So if you have a disorder of your lower intestine or colon, try a soluble fiber such as guar gum as a natural treatment, and where appropriate also take that with a probiotic. Most people find that their symptoms improve and in many cases they disappear altogether.
Which Calcium is Best?
October 17, 2006 03:52 PM
Customers walking into a health food store today are faced with a vast array of calcium supplements. They might ask: which one should I pick? Which one is best? Not easy questions to answer. All calcium forms will accomplish the same task: providing your body with a nutrient that it needs to build healthy bones and teeth; however, which form of calcium has the features that you want in a calcium supplement? Looking at shelves of calcium products is kind of like shopping for a car; there are many makes and many models—some are basic and others are more sophisticated.
Fortunately, there are many forms of calcium to satisfy your needs. Like the car lot, a health food store offers many options; therefore, you have to select a calcium product that consumers will feel confident in taking regularly and that will provide the most benefit.
Some consumers have done research and will come armed with information. They have already made choices based on advertising, word-of-mouth or an article they have read. They already know the form of calcium they want, be it a “Ferrari” or a “Ford.” If the client doesn’t have a specific preference: asking these basic questions will help in the selection process:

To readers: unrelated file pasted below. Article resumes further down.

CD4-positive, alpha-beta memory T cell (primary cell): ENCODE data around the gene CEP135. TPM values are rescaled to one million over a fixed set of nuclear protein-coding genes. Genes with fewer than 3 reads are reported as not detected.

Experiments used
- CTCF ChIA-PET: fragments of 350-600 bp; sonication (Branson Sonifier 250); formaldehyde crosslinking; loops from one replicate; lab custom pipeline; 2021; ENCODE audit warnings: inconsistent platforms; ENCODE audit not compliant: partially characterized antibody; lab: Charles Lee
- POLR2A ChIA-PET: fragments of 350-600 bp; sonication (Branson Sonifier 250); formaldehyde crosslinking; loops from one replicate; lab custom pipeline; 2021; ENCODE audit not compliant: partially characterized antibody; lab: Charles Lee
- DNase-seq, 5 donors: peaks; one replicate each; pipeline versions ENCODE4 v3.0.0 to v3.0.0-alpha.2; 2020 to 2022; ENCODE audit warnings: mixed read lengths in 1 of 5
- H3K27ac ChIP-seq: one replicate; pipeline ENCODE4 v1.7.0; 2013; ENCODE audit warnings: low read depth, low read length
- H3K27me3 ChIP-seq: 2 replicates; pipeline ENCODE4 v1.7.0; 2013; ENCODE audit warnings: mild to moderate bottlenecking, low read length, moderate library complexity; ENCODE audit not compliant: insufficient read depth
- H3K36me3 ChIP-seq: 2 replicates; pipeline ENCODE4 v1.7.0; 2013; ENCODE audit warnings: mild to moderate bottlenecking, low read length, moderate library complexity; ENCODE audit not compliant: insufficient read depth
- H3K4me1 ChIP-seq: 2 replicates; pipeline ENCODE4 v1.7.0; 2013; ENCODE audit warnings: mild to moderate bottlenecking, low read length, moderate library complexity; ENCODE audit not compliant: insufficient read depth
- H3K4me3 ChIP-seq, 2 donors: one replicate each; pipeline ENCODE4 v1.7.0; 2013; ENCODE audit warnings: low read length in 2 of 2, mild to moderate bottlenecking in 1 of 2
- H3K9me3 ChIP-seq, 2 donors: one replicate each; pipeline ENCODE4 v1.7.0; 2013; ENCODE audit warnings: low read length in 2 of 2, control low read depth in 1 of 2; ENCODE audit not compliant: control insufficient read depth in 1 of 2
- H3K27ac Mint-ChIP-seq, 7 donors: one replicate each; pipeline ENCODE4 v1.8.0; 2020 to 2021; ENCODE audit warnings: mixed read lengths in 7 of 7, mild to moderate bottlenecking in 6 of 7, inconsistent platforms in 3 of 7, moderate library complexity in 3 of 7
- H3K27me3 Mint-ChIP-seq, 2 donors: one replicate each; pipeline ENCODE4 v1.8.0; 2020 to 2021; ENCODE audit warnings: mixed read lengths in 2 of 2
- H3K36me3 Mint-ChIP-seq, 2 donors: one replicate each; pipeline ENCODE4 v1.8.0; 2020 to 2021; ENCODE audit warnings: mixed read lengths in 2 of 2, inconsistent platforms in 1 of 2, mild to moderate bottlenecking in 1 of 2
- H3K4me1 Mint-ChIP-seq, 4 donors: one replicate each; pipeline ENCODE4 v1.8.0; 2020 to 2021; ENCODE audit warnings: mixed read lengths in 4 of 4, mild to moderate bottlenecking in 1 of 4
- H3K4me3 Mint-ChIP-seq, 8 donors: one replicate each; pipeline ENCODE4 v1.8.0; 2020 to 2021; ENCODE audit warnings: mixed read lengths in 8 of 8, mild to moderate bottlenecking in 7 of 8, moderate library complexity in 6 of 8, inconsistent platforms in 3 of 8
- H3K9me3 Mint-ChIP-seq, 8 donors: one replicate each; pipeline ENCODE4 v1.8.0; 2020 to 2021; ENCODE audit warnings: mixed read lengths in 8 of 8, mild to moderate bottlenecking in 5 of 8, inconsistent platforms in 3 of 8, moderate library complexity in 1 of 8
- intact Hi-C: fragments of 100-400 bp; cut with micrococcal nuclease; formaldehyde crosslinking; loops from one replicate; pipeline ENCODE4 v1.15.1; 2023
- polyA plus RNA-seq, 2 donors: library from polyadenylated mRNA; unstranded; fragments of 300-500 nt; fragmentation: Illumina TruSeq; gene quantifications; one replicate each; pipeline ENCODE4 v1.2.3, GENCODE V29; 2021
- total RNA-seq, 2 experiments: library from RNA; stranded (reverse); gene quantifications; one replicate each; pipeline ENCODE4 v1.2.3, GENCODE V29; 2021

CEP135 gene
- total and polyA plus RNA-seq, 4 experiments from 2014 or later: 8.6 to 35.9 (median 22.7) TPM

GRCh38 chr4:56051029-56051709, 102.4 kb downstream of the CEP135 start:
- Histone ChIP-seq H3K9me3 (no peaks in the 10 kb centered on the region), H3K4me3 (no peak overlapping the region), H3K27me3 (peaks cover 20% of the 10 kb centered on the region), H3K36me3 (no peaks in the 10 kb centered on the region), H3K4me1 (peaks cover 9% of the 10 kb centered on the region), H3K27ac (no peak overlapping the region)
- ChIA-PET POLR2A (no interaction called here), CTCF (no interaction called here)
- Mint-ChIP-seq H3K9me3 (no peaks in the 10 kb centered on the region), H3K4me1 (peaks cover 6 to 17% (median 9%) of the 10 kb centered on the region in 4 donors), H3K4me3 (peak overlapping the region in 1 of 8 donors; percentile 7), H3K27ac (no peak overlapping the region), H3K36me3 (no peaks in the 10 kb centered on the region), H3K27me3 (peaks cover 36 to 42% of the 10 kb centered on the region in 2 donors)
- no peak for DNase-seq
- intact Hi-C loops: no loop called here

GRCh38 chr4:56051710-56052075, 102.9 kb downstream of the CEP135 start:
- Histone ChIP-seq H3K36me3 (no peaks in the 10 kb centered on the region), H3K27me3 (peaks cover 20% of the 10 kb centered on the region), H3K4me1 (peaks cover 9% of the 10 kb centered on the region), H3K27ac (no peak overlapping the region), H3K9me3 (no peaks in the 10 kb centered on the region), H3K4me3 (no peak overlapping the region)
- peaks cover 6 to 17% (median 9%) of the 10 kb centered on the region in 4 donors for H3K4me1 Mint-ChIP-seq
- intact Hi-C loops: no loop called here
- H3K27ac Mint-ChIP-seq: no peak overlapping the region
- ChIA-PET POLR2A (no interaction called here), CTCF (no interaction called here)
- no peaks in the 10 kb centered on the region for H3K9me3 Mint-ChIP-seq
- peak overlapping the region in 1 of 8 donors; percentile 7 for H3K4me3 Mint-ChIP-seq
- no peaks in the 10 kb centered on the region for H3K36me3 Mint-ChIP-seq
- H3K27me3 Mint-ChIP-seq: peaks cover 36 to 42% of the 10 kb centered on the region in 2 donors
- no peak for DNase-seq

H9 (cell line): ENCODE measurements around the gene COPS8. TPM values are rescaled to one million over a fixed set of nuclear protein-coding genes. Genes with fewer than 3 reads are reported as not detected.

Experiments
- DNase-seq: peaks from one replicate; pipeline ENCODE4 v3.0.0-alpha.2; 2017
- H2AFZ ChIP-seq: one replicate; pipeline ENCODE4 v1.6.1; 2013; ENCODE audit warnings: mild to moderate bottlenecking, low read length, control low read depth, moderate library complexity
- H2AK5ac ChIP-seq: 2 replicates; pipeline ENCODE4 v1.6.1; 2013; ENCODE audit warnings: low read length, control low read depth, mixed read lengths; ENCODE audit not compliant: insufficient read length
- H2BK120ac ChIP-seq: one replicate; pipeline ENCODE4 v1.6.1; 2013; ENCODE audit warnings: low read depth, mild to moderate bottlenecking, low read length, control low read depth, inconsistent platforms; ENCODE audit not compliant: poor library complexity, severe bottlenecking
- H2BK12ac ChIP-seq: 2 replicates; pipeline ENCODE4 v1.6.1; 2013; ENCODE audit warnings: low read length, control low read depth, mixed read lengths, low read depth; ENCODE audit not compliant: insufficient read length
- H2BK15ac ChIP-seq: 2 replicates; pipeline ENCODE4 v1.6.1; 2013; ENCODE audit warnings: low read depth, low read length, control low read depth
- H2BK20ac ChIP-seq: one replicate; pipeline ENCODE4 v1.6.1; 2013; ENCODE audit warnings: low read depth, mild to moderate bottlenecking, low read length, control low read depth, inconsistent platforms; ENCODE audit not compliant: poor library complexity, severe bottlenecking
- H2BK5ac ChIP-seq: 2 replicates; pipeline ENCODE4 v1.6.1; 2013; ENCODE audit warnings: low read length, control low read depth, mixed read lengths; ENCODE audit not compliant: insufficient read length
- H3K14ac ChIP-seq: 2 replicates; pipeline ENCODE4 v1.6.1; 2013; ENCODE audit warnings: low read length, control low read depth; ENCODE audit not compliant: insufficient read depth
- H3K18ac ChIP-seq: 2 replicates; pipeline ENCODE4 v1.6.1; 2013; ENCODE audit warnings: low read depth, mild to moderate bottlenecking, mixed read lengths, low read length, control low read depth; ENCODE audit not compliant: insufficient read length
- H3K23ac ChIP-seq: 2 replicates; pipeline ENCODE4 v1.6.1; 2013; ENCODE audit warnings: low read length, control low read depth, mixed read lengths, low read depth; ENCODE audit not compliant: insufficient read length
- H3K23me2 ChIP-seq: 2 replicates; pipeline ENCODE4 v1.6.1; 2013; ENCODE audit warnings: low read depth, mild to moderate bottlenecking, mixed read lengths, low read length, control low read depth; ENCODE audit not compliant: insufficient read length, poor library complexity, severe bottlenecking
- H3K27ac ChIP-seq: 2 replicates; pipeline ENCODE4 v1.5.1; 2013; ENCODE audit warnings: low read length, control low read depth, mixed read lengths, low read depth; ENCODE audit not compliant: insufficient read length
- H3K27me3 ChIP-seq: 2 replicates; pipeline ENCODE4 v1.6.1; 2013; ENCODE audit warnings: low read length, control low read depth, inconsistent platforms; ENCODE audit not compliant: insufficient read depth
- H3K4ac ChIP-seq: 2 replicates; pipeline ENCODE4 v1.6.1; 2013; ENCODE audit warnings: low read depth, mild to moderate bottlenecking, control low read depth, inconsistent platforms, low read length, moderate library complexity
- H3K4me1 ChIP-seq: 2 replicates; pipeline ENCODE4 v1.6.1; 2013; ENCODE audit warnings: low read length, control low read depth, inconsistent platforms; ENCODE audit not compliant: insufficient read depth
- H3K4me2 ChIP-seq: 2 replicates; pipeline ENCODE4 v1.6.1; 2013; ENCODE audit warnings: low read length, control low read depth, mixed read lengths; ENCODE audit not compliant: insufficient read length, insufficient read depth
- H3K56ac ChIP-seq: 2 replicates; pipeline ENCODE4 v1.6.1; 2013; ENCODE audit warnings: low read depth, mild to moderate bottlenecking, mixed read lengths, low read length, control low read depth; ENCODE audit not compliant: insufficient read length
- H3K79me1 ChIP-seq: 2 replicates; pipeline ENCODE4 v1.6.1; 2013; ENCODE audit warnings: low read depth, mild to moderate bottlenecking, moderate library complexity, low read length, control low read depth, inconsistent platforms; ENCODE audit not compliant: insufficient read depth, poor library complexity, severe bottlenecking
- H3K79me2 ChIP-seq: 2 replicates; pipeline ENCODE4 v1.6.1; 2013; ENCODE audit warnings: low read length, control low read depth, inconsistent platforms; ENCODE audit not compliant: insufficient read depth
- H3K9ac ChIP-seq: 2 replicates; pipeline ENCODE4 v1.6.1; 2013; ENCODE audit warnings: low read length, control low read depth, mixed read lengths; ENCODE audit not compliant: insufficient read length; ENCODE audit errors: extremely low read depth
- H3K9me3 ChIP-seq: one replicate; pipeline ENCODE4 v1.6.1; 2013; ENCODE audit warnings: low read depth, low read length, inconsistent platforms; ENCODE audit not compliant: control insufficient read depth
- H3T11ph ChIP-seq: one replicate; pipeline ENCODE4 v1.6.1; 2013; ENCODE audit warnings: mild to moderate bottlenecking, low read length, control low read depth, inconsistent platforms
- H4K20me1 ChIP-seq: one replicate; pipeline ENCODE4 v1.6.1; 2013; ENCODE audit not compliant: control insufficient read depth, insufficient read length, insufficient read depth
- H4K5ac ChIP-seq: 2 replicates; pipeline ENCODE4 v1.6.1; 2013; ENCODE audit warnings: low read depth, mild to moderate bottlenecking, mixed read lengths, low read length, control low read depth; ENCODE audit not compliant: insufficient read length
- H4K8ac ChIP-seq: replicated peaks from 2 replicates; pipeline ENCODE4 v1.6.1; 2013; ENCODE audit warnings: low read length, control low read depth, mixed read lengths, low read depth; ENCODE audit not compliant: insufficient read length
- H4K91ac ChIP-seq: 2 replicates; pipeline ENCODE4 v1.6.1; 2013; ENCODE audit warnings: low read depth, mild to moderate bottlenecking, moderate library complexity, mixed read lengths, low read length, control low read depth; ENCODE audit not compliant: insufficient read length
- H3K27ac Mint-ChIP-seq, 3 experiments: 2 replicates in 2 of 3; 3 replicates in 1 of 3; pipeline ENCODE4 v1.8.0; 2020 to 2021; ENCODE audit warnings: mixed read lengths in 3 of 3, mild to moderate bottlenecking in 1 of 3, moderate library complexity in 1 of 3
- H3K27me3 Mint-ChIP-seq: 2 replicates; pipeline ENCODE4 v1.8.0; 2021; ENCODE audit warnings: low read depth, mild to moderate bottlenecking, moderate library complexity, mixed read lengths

1. Do you prefer tablets, capsules, softgels, liquid or powder?
2. Do you have high or low stomach acid?
3. Do you have absorption issues?
What is calcium?
Calcium (Ca) is one of the most important minerals found in our bones and teeth—99 percent of body calcium is found there. But the calcium molecule does not like to travel alone and, in its more basic state, it comes bounded to carbon (C), Oxygen (O), and/or hydrogen (H) molecules or in more complex form, it is bonded to organic or amino acids that act as stabilizing carriers. On most labels, the amount of calcium listed actually indicates the pure or elemental calcium because it is that amount of the calcium that is deemed important to our daily supplementation, not the complex of the materials with which it is bonded.
Where does calcium come from?
Other than the calcium found in bone, the only natural form of calcium found in nature is calcium carbonate, a calcium molecule bonded to one molecule of carbon and three molecules of oxygen (CaCO3). One of the most common minerals on the face of the earth, calcium carbonate is called calcite, aragonite or vaterite by geologists. In its geological form, it constitutes approximately four percent, by weight, or the earth’s crust.
Commercial sources of calcium carbonate used to make supplements are: limestone, dolomite, oyster cell, egg shell, coral and sea water (have you ever seen that white deposit left by hard water? That’s mostly calcium carbonate). Calcium carbonate is the starting material for all other forms of calcium supplements. From this starting material, calcium can be reduced to more concentrated forms, such as oxide or hydroxide or it can be chelated (bonded) to organic acids and amino acids to help support enhanced absorption.
Lets look more closely at the different forms of calcium that are available as supplements.